'Tis the season for hospital overcrowding – but the flu isn’t to blame: André Picard
2019-01-08 from theglobeandmail.com
The holidays are over. And in Canada, that means it’s now officially “hospital ERs are bursting at the seams because of the flu” season.
After all, every year around this time, hospitals from coast to coast are beset with an “unexpected surge” in patients. Just one thing: There is nothing unexpected about it. It’s not a surge so much as it is an entirely predictable increase in demand that has an entirely predictable affect on an overburdened, mismanaged system.
When a retail outlet expects a surge in customers – for example, during the annual Boxing Day sale – they bring in extra staff, extend their hours and stockpile supplies. In the health system, however, we do the exact opposite.
When flu season arrives in early winter, as it has for time immemorial, we close medical clinics, scale back home care, reduce staffing in hospitals and even close hospital beds for the holidays. Everyone who needs care – primary care, chronic care, mental-health crisis care, substance-use counselling and more – is funnelled to emergency departments.
Then – surprise, surprise – wait times soar, patients end up on stretchers in hallways for hours or days, ambulances are diverted, and when occupancy rates hit 150 per cent to 200 per cent, a crisis is declared.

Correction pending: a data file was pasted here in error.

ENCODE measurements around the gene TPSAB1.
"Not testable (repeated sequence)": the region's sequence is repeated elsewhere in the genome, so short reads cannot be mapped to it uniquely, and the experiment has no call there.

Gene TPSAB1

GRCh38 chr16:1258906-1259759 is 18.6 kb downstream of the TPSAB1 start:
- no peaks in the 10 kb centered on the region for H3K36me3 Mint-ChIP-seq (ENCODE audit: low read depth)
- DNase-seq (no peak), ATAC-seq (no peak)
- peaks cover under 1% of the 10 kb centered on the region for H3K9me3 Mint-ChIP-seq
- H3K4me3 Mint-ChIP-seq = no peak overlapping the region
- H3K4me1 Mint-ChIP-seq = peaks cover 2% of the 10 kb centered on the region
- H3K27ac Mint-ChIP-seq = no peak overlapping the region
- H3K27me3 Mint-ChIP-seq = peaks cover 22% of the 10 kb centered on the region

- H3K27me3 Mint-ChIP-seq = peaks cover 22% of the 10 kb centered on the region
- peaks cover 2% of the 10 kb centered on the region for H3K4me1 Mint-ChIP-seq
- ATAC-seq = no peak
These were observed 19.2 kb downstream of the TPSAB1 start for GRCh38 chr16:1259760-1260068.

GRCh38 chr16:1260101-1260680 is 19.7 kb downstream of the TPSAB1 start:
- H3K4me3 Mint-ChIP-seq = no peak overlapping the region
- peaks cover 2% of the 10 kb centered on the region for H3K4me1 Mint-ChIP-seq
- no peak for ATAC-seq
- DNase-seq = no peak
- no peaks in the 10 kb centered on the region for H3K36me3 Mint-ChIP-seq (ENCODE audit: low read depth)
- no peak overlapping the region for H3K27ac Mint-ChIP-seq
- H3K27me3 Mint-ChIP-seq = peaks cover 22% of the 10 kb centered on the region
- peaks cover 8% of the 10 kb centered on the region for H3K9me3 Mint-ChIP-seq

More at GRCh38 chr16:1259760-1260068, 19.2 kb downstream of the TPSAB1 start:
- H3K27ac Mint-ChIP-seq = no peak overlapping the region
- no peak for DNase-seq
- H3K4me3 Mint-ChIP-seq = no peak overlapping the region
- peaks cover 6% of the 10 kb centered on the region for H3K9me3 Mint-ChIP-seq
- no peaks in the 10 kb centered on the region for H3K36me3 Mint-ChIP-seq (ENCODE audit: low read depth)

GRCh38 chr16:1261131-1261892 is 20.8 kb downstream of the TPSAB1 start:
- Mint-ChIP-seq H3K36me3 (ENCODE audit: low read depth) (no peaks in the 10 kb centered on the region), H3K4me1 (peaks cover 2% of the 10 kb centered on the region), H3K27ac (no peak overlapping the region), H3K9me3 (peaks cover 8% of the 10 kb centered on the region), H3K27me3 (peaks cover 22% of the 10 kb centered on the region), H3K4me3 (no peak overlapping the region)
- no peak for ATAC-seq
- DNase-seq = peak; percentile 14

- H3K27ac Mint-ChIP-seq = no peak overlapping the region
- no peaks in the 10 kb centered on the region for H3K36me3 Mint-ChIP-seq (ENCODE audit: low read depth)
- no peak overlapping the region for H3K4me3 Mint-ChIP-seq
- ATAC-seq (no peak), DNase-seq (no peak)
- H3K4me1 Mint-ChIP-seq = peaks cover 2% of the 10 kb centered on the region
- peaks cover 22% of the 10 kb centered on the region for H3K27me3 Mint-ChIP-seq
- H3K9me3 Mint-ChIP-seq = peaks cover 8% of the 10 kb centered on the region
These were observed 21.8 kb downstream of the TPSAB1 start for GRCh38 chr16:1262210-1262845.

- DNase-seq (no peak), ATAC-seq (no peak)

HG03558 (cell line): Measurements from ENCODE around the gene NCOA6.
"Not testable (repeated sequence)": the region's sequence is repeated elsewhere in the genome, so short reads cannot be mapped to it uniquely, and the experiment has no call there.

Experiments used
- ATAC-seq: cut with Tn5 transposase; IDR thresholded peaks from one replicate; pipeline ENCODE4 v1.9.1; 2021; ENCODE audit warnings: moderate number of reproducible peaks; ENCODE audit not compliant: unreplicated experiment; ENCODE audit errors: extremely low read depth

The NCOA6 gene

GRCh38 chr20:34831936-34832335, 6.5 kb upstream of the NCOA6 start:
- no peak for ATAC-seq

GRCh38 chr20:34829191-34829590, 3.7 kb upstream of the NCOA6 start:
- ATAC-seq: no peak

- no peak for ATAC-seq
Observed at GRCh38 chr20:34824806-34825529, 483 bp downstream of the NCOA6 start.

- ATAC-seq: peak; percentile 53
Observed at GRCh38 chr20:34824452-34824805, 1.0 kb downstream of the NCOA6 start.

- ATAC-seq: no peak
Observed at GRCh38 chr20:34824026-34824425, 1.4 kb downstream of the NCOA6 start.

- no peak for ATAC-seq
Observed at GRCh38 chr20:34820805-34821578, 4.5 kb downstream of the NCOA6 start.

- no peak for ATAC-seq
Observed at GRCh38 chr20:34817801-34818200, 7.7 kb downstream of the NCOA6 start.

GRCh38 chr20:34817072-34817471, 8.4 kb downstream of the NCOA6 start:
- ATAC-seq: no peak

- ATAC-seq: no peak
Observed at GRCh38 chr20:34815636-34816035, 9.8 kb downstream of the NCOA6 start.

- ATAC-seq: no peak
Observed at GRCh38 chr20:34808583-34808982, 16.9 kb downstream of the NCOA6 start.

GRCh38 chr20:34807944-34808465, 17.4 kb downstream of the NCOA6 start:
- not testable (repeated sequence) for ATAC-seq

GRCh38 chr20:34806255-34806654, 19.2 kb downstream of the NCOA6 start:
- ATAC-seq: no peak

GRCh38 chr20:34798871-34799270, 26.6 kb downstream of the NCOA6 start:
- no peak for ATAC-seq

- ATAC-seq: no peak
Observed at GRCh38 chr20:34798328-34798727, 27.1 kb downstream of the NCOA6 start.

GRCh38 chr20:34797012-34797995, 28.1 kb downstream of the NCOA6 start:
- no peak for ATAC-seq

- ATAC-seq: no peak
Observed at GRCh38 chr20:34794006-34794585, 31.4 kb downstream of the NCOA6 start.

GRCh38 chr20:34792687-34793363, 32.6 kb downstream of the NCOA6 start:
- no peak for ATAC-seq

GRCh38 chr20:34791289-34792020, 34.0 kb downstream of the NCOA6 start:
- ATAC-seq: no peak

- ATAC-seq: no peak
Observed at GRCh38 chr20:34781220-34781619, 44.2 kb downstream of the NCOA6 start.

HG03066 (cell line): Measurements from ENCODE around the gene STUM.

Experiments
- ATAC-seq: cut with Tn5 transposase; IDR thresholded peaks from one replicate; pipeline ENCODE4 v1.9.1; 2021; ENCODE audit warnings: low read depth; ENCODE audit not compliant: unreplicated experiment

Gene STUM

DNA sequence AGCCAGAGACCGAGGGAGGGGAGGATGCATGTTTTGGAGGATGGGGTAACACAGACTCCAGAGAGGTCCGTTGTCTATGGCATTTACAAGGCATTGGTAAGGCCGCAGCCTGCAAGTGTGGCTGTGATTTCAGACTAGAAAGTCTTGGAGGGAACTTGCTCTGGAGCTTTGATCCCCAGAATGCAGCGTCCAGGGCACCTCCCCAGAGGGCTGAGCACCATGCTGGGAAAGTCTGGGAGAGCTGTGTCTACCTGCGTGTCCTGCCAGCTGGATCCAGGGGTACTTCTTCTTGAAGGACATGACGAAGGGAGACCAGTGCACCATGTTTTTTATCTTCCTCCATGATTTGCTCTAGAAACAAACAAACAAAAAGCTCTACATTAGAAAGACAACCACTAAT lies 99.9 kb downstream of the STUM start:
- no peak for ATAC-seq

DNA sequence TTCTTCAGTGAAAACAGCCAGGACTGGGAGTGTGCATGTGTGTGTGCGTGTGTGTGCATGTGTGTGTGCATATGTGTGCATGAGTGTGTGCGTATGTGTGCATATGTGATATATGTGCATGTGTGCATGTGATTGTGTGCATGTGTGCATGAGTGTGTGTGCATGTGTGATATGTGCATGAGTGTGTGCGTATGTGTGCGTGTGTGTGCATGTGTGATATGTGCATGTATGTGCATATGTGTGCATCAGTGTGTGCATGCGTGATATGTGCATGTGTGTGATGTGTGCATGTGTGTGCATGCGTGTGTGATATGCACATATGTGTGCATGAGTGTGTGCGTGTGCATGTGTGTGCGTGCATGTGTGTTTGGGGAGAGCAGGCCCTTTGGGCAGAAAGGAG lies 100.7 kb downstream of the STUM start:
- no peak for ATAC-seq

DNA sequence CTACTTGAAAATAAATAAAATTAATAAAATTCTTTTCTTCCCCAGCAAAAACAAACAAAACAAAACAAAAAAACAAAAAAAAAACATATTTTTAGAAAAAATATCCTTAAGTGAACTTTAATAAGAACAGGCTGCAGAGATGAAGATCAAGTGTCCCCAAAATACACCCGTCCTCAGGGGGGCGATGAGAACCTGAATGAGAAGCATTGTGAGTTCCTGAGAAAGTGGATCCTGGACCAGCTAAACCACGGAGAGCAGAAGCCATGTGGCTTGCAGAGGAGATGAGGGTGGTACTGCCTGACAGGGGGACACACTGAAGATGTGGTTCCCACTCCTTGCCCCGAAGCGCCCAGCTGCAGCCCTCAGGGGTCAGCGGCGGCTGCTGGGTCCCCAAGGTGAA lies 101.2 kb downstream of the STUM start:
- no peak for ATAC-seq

Despite the chaos, hospitals, for the most part, do a remarkable job of dealing with untenable circumstances. ER doctors see mind-boggling numbers of patients each shift, nurses work excessive hours (sometimes mandatory overtime, and no meal breaks), and everyone, from lab technicians to janitorial staff, take on extra duties.
Patients, in true Canadian fashion, are also incredibly patient and tolerant, even when they are hungry, sick and left to fester on uncomfortable plastic chairs for countless hours, and stripped of their dignity, lying exposed on hospital gurneys.
It shouldn’t be this way. Not in a country where we spend more than $20-billion a month on sickness care.
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